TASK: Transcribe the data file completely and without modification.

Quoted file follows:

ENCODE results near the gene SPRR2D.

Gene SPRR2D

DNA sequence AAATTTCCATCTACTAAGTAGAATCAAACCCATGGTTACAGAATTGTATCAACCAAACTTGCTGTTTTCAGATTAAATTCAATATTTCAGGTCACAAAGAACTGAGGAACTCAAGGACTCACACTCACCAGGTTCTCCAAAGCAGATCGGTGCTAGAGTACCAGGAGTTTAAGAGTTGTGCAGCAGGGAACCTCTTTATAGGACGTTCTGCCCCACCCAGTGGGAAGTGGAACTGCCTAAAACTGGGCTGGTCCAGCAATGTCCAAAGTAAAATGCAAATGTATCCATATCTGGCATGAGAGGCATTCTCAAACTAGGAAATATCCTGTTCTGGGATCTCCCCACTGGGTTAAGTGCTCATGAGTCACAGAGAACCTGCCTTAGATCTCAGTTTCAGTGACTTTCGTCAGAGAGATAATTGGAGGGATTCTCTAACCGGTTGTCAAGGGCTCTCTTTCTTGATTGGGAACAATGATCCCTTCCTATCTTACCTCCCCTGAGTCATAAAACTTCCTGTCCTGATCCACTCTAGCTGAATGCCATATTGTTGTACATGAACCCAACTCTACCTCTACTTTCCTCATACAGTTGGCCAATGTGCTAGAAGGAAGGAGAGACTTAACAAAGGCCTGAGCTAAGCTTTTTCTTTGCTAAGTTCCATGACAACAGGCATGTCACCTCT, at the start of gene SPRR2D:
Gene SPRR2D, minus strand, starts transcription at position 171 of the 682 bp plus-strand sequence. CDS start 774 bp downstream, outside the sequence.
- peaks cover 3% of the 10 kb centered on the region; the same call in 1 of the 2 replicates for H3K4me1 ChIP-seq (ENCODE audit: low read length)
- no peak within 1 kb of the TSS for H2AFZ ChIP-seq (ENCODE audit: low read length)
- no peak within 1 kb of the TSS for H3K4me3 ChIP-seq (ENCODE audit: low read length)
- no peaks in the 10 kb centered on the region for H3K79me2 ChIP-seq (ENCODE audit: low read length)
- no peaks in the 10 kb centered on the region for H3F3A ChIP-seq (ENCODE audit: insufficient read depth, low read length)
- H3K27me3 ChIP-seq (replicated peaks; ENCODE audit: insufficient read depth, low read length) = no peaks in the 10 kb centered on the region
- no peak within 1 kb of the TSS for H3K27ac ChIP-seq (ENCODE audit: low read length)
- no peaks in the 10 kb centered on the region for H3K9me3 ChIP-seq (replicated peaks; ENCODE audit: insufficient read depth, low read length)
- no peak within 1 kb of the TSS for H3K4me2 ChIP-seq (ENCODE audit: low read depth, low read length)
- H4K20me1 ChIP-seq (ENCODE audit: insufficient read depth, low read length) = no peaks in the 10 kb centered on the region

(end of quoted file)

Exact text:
ENCODE results near the gene SPRR2D.

Gene SPRR2D

DNA sequence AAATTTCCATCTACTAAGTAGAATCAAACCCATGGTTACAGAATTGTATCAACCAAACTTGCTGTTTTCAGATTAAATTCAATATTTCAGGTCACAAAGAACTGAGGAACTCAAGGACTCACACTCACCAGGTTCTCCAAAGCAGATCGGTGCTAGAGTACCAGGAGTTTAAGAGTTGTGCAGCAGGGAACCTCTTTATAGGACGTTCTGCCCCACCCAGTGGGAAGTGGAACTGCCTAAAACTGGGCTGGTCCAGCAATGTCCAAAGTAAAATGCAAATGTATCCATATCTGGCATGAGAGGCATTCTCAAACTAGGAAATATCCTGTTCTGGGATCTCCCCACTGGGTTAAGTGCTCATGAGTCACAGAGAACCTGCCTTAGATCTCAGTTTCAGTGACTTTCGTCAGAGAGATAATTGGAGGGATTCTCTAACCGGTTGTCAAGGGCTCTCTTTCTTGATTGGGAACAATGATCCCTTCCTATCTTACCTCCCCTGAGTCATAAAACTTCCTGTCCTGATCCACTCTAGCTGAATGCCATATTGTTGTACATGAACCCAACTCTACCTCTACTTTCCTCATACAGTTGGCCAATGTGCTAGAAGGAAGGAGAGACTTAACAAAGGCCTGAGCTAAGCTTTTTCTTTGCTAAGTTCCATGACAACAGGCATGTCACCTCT, at the start of gene SPRR2D:
Gene SPRR2D, minus strand, starts transcription at position 171 of the 682 bp plus-strand sequence. CDS start 774 bp downstream, outside the sequence.
- peaks cover 3% of the 10 kb centered on the region; the same call in 1 of the 2 replicates for H3K4me1 ChIP-seq (ENCODE audit: low read length)
- no peak within 1 kb of the TSS for H2AFZ ChIP-seq (ENCODE audit: low read length)
- no peak within 1 kb of the TSS for H3K4me3 ChIP-seq (ENCODE audit: low read length)
- no peaks in the 10 kb centered on the region for H3K79me2 ChIP-seq (ENCODE audit: low read length)
- no peaks in the 10 kb centered on the region for H3F3A ChIP-seq (ENCODE audit: insufficient read depth, low read length)
- H3K27me3 ChIP-seq (replicated peaks; ENCODE audit: insufficient read depth, low read length) = no peaks in the 10 kb centered on the region
- no peak within 1 kb of the TSS for H3K27ac ChIP-seq (ENCODE audit: low read length)
- no peaks in the 10 kb centered on the region for H3K9me3 ChIP-seq (replicated peaks; ENCODE audit: insufficient read depth, low read length)
- no peak within 1 kb of the TSS for H3K4me2 ChIP-seq (ENCODE audit: low read depth, low read length)
- H4K20me1 ChIP-seq (ENCODE audit: insufficient read depth, low read length) = no peaks in the 10 kb centered on the region